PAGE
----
Kaw Township was established by order of the county court, dated May 22, 1827. This was at the second day's session of the first County Court of Jackson County...This order established Kaw, Blue and Fort Osage Townships. Kaw Township, as established by this order, embraced all that part of Jackson County lying west of the Big Blue. On the 9th of February, 1836, the County Court, by order, established Washington Township, and included in it that part of Kaw Township now embraced in Washington Township west of the Big Blue. On the 17th of May, 1869, Westport Township was cut off of the south end of Kaw, reducing it to its present dimensions, which include but about twenty full sections of land... (--pp. 370, 371.)
Prairie Township
By order of the County Court, June 4, 1860, Prairie Township was organized and laid off from the west part of Van Buren Township...

Among those who were early and prominent settlers in Prairie Township are John Fristoe, W. B. Howard, and Zachariah Cooper... (--p. 341.)

Fort Osage Township
Fort Osage Township was one of the three original townships into which the county was divided, and although these three--Fort Osage, Blue and Kaw--were defined on the same day, May 22, 1827, Fort Osage was the first defined on the records, and hence can properly be called the first township in Jackson County. It will be seen from the following boundaries (given on page 306) that Fort Osage Township, at that time, included more territory than is now comprised within the limits of all of Jackson County, since at that early day and for several years thereafter Jackson County included what is now comprised in Cass and Bates Counties... (--p. 306.)
Sni-a-bar Township
Sni-a-bar or "Scnee-a-bar" Township, as it occurs in some old records, was first organized May 5, 1834, but has undergone many changes since that date...

James Welch, a typical pioneer, came from Tennessee about the year 1820, first settling in Lafayette County, then taking a claim near the southern line of the township, about one-half mile east of Sni-a-bar Creek... (--p.314.)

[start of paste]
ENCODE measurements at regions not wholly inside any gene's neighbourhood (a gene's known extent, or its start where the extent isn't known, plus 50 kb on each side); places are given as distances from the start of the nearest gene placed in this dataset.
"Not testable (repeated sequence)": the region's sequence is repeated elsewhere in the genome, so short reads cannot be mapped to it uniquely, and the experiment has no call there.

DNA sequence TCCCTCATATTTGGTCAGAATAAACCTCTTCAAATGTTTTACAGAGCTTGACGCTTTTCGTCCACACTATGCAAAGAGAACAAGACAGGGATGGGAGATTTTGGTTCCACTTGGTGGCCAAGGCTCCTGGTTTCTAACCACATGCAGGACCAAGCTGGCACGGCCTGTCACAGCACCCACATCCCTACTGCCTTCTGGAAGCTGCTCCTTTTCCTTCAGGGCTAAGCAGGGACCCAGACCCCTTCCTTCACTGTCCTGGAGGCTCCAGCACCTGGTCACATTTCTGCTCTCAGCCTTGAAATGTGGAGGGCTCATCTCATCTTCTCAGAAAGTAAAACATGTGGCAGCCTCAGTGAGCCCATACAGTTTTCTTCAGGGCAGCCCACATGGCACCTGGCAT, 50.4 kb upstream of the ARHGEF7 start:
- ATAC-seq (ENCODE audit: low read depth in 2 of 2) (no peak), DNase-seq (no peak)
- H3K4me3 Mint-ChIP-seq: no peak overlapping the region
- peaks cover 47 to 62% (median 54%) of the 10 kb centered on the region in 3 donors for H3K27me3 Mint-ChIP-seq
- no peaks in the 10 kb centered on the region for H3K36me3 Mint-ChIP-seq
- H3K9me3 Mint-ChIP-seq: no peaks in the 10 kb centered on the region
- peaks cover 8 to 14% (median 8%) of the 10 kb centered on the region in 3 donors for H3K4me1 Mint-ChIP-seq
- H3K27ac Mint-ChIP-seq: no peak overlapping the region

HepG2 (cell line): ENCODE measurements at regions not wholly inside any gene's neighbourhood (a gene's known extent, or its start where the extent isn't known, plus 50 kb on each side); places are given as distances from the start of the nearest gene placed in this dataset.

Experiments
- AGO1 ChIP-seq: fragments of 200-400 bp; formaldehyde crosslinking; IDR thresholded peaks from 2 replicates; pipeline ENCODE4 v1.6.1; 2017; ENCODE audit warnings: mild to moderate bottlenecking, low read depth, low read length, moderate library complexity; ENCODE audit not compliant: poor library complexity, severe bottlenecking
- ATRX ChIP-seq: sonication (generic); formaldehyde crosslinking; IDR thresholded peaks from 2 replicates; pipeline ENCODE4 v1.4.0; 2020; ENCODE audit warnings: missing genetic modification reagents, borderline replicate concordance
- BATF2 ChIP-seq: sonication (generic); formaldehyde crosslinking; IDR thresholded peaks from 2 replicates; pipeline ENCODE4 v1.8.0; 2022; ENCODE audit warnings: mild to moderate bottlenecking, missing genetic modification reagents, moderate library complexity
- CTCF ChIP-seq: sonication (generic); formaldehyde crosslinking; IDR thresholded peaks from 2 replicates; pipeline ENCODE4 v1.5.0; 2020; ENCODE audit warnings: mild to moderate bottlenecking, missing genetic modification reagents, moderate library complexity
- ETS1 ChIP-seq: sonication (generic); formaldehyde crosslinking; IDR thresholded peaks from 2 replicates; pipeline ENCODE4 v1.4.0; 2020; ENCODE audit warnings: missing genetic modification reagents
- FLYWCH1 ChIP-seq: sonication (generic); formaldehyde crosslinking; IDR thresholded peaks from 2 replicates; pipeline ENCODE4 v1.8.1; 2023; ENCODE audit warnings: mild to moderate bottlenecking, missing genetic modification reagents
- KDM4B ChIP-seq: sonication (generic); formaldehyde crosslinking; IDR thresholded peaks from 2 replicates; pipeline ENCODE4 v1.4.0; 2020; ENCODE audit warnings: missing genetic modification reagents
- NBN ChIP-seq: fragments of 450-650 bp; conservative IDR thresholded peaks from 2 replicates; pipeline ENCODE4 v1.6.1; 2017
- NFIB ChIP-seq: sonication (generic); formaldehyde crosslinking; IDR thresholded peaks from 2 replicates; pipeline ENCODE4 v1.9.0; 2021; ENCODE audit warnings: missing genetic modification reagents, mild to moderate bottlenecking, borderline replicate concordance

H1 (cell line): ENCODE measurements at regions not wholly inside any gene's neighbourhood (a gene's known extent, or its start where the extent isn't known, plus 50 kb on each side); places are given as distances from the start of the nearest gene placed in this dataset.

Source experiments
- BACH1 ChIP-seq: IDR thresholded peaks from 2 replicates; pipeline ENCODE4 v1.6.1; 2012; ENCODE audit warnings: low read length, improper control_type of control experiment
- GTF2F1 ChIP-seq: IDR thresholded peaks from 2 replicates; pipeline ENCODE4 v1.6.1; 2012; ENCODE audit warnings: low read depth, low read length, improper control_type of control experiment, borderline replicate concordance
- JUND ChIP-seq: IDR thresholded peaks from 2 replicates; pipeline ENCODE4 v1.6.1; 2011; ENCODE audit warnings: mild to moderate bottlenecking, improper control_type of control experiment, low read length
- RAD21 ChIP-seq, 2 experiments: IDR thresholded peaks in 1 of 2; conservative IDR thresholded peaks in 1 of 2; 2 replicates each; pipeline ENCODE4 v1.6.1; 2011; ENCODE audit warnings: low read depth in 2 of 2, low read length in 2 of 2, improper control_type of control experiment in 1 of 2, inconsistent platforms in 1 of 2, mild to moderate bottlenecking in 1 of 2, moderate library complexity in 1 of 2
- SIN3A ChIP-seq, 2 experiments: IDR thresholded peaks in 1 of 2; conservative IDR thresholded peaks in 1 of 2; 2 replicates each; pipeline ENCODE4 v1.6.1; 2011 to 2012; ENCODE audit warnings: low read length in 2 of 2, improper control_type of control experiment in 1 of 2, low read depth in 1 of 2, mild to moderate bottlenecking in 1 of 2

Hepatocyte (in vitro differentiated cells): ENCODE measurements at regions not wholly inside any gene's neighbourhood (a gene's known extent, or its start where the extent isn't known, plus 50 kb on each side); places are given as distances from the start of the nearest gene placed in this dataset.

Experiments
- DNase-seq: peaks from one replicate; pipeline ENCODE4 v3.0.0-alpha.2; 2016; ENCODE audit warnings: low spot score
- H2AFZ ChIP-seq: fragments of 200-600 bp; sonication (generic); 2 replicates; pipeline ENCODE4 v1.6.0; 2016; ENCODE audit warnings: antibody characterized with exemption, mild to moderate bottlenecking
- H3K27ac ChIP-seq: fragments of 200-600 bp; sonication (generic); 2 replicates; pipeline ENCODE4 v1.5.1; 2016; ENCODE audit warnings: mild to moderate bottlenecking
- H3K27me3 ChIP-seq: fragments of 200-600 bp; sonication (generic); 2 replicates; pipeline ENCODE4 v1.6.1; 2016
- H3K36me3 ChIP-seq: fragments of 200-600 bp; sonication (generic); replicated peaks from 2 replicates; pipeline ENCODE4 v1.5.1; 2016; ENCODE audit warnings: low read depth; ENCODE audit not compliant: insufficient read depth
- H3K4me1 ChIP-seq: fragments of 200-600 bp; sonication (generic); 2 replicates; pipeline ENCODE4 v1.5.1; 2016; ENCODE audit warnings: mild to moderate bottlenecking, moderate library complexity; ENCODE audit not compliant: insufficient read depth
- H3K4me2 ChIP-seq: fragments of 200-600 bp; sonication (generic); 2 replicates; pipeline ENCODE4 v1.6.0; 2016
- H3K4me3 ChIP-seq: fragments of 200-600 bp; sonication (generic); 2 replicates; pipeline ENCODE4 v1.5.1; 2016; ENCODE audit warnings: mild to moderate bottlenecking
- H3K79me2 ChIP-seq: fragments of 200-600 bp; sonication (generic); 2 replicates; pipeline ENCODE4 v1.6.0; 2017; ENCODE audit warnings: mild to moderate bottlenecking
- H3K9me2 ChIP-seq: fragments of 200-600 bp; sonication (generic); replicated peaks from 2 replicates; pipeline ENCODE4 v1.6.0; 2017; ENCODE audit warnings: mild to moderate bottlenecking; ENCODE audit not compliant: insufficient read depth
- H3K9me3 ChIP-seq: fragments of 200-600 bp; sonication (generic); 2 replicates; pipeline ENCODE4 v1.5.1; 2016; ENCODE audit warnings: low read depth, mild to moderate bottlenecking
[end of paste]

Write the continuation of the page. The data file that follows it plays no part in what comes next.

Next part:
Van Buren Township
The first organization for municipal purposes was in May, 1834, embracing, in addition to its present territory, the whole of what was called the Big Creek territory, now included in Jackson, Cass and Bates Counties...

The first settlement or first cabin made on the creek was by David G. Butterfield, in the autumn of 1827, in what is now Prairie Township, near the head of the creek or branch on which Pleasant Hill is now situated. * This cabin was built on or near the east half of the northwest quarter of Section 25, Township 47 N, Range 31 W... (--p. 325.)

* Pleasant hill is now in Cass Co. (--Moser.)
Washington Township
When this township was organized from Blue and Kaw, February 9, 1836, it included more territory than it does at the present time--1883. The southern and western boundaries were then about the same, but the eastern boundary ran north and south near the present site of Lee's Summit, and the northern boundary ran east and west through the junction of Cedar Fork with Little Blue...Hickman's Mills and New Santa Fe are the only post towns in Washington Township--1883. (--p. 327.)

Westport Township
Westport Township is bounded on the north by Kaw, on the east by Blue and Brooking, on the south by Washington Township, and on the west by the State of Kansas. It was next to the last township organized in Jackson County, being laid off by an order of the County Court, May 17, 1869, and became a separate township...

Some of the old and prominent settlers of Westport Township were:

Allen McGee, who came from Kentucky, in 1825-6, and settled near where Kansas City now is...

John Crutchfield came at an early day and lived in Independence for some time. Later he settled in the town of Westport...

Isaac McCarty came early, and lived in Westport...

Westport Township was organized from a part of Kaw, and Kaw Township was one of the three original townships into which the county was divided by order of the County Court, May 22, 1827... (--Hist. of Jackson County, 1881, Birdsall, Williams Co., pp. 350, 351.)